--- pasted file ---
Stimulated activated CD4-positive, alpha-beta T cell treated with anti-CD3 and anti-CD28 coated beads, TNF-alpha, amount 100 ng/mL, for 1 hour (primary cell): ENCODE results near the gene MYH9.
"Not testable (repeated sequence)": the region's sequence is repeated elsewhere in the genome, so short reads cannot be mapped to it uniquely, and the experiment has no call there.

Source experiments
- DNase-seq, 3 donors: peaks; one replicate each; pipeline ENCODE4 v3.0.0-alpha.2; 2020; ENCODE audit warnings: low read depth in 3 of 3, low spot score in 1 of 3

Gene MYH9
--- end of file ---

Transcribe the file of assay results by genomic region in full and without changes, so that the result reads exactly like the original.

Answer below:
Stimulated activated CD4-positive, alpha-beta T cell treated with anti-CD3 and anti-CD28 coated beads, TNF-alpha, amount 100 ng/mL, for 1 hour (primary cell): ENCODE results near the gene MYH9.
"Not testable (repeated sequence)": the region's sequence is repeated elsewhere in the genome, so short reads cannot be mapped to it uniquely, and the experiment has no call there.

Source experiments
- DNase-seq, 3 donors: peaks; one replicate each; pipeline ENCODE4 v3.0.0-alpha.2; 2020; ENCODE audit warnings: low read depth in 3 of 3, low spot score in 1 of 3

Gene MYH9